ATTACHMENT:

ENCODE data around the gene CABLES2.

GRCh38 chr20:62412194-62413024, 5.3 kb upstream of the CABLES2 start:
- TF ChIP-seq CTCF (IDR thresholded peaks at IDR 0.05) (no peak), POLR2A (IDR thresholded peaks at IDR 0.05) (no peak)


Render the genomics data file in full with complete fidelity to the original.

ENCODE data around the gene CABLES2.

GRCh38 chr20:62412194-62413024, 5.3 kb upstream of the CABLES2 start:
- TF ChIP-seq CTCF (IDR thresholded peaks at IDR 0.05) (no peak), POLR2A (IDR thresholded peaks at IDR 0.05) (no peak)